Ansonia will try and make it right.
That has not sat well with the Ansonia coaches and players, nor with its passionate but fickle fan base.
“We’re just going to try to make it right this year,” Ansonia senior quarterback Bryson Cafaro said. “Looking back on the past few years, it kind of left a sour taste in our mouth. From the beginning of the year we worked hard enough to get back here and we’re going to try and win it.”
The second-seeded and unbeaten Chargers (12-0) face No. 4 Rocky Hill (11-1) for the Class S title on Saturday at 10:30 a.m. at Willow Brook Park in New Britain.
The Chargers are in search of state title No. 20. Ansonia is playing in its 30th state championship game. The Chargers have a 19-10 record in state finals.
Ansonia has been a postseason fixture since the CIAC playoff system began in 1976. Ansonia has qualified for the playoffs in 11 consecutive seasons, covering the entire tenure of head coach Tom Brockett.
Although expectations are always high in Ansonia, even Brockett admitted it’s very difficult to reach seven straight state finals. That mark is two shy of the state record of nine, shared by Bloomfield from 1993-2001 and Ansonia from 1976-1984.
“It’s not very typical. It’s atypical, actually,” Brockett said. “People always say we take it for granted, but we’re going to play our seventh different opponent in seven years. There’s no one that takes it for granted within the walls of our program. It’s hard, but it’s a credit to our kids, it really is, that seven different classes have found a way to get back to this game.”
Brockett has won five titles in nine previous trips to a state championship game since taking over in 2006. When coaching in a football-crazed town like Ansonia, pressure comes with the territory.
“Every state final, it’s so hard to get there so, when you get there, you have to find a way to win them,” Brockett said. “For the seniors that are leaving the program, it doesn’t matter if you won last year or lost it, you have to find a way to win that last one.
“I think anytime you coach in a state championship, at least with me personally, I put a tremendous amount of pressure on myself to find a way to win it. I think back to the first one, the second one, the third one, every one of them is great pressure.”
Cafaro was the staring quarterback in the state final loss to Bloomfield last season.
Like Brockett, Cafaro agreed there is pressure. But Cafaro and his teammates are looking forward to the challenge.
“There’s always pressure just being part of the Ansonia football team,” Cafaro said. “From the town itself, the media, everything. There’s a lot of pressure being on the team but we kind of feed off that. We like playing in big games and we’re just going to try and make it right.”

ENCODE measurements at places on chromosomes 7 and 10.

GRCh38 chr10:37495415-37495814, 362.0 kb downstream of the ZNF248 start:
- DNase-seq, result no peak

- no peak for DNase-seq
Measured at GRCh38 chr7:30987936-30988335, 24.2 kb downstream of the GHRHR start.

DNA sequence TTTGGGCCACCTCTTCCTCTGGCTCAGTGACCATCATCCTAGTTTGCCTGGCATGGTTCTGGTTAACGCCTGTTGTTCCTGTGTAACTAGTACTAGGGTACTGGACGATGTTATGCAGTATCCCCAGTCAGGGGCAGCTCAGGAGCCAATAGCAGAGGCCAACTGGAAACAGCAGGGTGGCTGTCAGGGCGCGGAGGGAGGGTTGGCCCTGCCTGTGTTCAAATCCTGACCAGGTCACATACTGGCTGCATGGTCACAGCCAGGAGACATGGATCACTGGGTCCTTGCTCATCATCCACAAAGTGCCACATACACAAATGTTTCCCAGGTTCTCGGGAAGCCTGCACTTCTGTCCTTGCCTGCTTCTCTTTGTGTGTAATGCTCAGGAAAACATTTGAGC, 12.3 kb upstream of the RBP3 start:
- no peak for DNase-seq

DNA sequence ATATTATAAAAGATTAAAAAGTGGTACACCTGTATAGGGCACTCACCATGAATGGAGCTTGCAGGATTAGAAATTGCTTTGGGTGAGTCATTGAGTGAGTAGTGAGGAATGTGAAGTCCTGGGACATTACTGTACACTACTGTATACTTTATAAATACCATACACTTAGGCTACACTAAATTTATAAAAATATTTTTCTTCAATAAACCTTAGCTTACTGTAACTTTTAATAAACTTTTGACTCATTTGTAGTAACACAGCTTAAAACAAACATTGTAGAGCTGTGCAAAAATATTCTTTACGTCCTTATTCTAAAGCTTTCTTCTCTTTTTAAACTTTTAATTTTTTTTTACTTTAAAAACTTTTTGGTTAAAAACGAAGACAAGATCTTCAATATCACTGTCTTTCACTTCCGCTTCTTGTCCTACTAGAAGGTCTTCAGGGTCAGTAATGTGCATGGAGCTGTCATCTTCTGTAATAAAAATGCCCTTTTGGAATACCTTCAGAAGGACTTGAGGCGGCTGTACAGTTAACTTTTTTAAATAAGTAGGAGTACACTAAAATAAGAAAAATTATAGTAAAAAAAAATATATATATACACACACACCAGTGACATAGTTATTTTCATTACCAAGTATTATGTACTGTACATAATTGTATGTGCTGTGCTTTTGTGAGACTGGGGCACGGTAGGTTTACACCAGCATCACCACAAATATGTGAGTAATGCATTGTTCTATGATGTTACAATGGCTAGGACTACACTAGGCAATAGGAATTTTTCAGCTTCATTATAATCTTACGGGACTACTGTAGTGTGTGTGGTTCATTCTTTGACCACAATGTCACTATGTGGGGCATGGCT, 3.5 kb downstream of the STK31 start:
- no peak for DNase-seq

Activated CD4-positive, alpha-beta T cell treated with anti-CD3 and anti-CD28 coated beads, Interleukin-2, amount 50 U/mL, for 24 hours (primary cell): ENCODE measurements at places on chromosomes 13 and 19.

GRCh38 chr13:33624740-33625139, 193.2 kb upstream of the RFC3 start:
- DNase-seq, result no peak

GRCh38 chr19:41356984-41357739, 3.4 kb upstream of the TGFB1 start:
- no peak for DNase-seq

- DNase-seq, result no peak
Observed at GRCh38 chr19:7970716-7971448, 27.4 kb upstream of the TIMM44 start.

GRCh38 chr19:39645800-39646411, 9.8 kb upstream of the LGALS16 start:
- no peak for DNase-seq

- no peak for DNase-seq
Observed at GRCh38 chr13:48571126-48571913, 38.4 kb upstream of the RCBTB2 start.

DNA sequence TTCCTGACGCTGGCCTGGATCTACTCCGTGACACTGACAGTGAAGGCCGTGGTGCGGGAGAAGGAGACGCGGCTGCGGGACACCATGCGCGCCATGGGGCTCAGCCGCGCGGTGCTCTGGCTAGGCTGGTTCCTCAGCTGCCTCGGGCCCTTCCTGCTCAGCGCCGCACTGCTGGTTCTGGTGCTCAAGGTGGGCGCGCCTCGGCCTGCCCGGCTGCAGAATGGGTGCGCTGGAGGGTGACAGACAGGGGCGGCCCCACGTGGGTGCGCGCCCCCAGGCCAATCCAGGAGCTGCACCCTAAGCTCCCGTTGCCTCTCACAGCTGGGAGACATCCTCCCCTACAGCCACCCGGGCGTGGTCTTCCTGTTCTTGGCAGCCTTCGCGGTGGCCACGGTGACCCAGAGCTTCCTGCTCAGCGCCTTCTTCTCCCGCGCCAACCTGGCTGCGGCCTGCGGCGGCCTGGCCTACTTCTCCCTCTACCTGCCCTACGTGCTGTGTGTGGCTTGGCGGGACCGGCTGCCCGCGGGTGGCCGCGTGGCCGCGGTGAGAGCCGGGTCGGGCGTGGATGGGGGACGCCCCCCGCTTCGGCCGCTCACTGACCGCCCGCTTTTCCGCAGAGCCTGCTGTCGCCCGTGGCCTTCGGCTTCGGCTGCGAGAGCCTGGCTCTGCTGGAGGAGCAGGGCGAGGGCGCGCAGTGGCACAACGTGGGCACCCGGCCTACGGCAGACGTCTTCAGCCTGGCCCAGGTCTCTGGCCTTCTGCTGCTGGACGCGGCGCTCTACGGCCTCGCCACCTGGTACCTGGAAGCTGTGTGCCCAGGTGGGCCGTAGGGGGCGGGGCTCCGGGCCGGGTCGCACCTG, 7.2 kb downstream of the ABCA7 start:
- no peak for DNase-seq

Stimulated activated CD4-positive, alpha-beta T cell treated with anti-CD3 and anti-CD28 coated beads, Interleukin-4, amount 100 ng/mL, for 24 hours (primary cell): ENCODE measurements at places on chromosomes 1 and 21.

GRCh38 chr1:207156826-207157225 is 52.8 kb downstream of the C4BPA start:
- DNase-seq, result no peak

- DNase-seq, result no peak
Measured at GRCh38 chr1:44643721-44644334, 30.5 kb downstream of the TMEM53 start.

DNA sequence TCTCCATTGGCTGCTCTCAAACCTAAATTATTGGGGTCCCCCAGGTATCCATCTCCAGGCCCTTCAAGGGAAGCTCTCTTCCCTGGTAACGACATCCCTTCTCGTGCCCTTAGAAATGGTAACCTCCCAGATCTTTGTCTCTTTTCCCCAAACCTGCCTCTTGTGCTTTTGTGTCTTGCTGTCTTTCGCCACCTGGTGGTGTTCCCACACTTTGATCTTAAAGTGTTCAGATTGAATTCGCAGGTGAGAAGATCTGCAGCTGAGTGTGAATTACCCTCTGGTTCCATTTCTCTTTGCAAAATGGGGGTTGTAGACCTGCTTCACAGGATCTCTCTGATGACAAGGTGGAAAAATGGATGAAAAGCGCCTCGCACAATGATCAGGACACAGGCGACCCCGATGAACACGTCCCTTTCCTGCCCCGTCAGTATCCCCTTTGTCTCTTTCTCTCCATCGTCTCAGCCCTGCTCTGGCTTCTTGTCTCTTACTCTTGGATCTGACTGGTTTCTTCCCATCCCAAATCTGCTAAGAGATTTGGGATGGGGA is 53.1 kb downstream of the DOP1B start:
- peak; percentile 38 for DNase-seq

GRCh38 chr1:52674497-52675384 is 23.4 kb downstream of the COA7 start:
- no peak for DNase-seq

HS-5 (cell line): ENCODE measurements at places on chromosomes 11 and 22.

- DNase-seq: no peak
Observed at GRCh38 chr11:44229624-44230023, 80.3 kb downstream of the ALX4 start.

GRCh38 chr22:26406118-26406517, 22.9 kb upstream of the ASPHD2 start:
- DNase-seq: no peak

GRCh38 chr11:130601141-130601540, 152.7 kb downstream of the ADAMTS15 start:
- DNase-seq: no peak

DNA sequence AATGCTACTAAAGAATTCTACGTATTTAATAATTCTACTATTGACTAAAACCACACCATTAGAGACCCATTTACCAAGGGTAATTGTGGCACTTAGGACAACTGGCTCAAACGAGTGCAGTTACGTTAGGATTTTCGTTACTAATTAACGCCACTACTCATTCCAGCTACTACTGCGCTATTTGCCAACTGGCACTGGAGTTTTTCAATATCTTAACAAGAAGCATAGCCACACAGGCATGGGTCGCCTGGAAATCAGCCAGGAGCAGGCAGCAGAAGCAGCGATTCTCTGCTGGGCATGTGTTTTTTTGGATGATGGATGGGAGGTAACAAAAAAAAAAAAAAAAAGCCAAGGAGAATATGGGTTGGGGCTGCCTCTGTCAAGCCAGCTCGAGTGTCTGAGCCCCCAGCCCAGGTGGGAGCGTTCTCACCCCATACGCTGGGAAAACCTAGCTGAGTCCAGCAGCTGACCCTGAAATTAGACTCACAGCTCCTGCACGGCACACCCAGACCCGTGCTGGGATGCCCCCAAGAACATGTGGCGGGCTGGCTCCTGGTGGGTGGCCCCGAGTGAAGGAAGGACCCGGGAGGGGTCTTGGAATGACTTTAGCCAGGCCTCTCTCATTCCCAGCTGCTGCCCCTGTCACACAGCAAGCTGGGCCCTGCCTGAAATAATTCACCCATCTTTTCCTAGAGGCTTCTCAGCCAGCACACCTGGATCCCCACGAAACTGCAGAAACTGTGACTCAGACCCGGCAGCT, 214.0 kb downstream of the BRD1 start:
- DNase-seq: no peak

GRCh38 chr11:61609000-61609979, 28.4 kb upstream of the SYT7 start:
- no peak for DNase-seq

Cafaro and senior fullback/linebacker Malcolm Martin were the only two skill players that saw significant action last season. Many pundits thought the Chargers would be in rebuilding mode, but less experienced players, including juniors Markell Dobbs, Justin Lopez and Cody Teodosio, developed quicker than expected.
Dobbs has been a revelation this season and he’s emerged as one of the state’s top running backs. Dobbs has rushed 166 times for 2,213 yards and 30 touchdowns.
“Throughout the summer a lot of people stepped up, like (Dobbs), Cody, Justin, and a couple of guys on the line,” Cafaro said. “They stepped up and played well this year. From the beginning of the season we always had that thought that we could go all the way and win it.”
Ansonia opened the season with a 62-21 victory over Wolcott, a team that advanced to the Class M quarterfinals. But it wasn’t until a 41-20 win over preseason NVL favorite Seymour on Oct. 28 that Brockett entertained the thought that this team might be special.
“It took awhile, then all of a sudden we were saying, ‘Wow, maybe this team is coming together a little better than we could have possibly seen happening,’” Brockett said.
“I think this year more than ever, and I know it’s kind of cliche to say it, but we tried not to think about it (winning a state title). We just had so much work that had to be done, and we still have so much work to be done this week to possibly even give ourselves a chance to compete in that game.”
The Chargers face a Rocky Hill team in search of its first state title. The Terriers run a deception double wing offense led by junior quarterback Dan Cavallaro, senior running back Grant Nieves and junior running back Joe Catania. Rocky Hill’s defense has allowed just 15 points through two rounds in the playoffs, including a 42-7 win over Seymour in the semifinals.
“It’s very rare that we line up with someone we think we can argue has maybe the best rushing game in Connecticut this year,” Brockett said. “They’re tremendous the way they run the ball, and their quarterback makes so many plays for them. And nobody has been able to move the ball with any consistency on them. They challenge you in every phase of the game.”